Imaging Guidelines Not Followed in Prostate Cancer

Clinicians are not adhering to imaging guidelines for men with incident prostate cancer, a recent study concluded.1

The researchers found that, of 18,491 men at low risk for prostate cancer, 45% received inappropriate imaging, while only 66% of 10,562 men at high risk received appropriate imaging.

“If you look at men who should not get scanned, 45% get a scan — 1 in 2 men who should not get scanned get one. In terms of the men who need to be scanned, only two-thirds of them are getting the scans that are guideline appropriate for them to get,” said study author Danil Makarov, assistant professor of Urology and Health Policy in the Department of Urology at New York University School of Medicine and attending urological surgeon at VA New York Harbor Healthcare System.

“Even though there are guidelines for imaging prostate cancer, they are being applied inconsistently,” he told U.S. Medicine.

Makarov and his colleagues wrote that, to their knowledge, the causes of “guideline-discordant imaging in this clinical setting are unknown.”

“According to several conceptual models, determinants of physician behavior may be generally classified as the characteristics of the external environment surrounding a healthcare organization, the healthcare organization itself, the clinical practice, the individual healthcare provider, the patient and the clinician-patient encounter.”

They stated, in this case, “the multiplicity of guidelines, poor initial physician education and lack of maintenance of knowledge might be plausible factors contributing to guideline-discordant care.”

Makarov said that, by following the guidelines, physicians can probably “improve the quality of care and save money at the same time.”

While several other studies show poor compliance with these guidelines, those studies were limited “by data lacking PSA measurements, which are critical to appropriate risk stratification, by data not representative of the American population or by the neglect of appropriate imaging for men at high risk,” according to the researchers.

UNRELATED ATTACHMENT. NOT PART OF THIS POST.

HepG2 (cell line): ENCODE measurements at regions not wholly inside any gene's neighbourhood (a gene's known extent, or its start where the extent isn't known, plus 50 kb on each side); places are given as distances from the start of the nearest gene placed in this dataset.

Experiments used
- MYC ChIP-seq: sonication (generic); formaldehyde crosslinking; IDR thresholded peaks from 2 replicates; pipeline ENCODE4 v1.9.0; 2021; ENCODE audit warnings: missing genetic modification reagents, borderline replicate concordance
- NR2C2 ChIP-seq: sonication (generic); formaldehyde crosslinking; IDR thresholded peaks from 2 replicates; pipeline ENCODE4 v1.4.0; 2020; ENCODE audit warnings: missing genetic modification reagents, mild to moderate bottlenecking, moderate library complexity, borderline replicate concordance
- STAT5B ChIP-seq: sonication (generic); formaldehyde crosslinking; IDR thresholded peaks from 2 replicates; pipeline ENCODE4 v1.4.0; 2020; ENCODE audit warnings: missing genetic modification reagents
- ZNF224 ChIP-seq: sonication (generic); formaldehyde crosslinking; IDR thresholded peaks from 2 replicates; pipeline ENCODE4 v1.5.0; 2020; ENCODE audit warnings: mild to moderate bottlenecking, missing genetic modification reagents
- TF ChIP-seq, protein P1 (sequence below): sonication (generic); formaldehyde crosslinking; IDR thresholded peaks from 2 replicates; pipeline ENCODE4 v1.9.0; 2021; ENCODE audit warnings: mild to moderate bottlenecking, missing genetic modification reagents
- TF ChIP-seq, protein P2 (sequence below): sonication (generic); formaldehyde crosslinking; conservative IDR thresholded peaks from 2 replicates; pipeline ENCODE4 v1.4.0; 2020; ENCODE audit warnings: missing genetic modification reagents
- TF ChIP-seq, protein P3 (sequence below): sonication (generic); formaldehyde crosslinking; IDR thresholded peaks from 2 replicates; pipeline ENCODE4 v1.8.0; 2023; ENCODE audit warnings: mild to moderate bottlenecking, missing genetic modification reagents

For this current study, researchers did a cross-sectional study of men 66 to 85 years old who were diagnosed with prostate cancer in 2004 and 2005 using the National Cancer Institute Surveillance, Epidemiology and End Results (SEER)-Medicare database. This program includes data on cancer site, stage and histology for the 25% of the American population living in one of the SEER geographic areas. The PSA is also included in the database.

The researchers formed low risk and high-risk groups. They defined inappropriate imaging as any imaging for men at low risk and appropriate imaging as a bone scan for men at high risk, as well as pelvic imaging.

Makarov said that, while this particular study did not include VA patients, he is putting together a grant for a study to look at this issue in the VA.

This study received Yale University human investigation committee approval and was supported by the Veterans Health Administration and The Robert Wood Johnson Foundation.

  1. Makarov DV, Desai RA, Yu JB, Sharma R, Abraham N, Albertsen PC, Penson DF, Gross CP. The Population Level Prevalence and Correlates of Appropriate and Inappropriate Imaging to Stage Incident Prostate Cancer in the Medicare Population. J Urol. 2011 Nov 14. [Epub ahead of print] PubMed PMID: 22088337.

Study links BMI to cancer progression

A recent study suggests that obese men on androgen deprivation therapy (ADT) might be at increased risk for prostate cancer (PC) progression, but study authors say more research is needed.1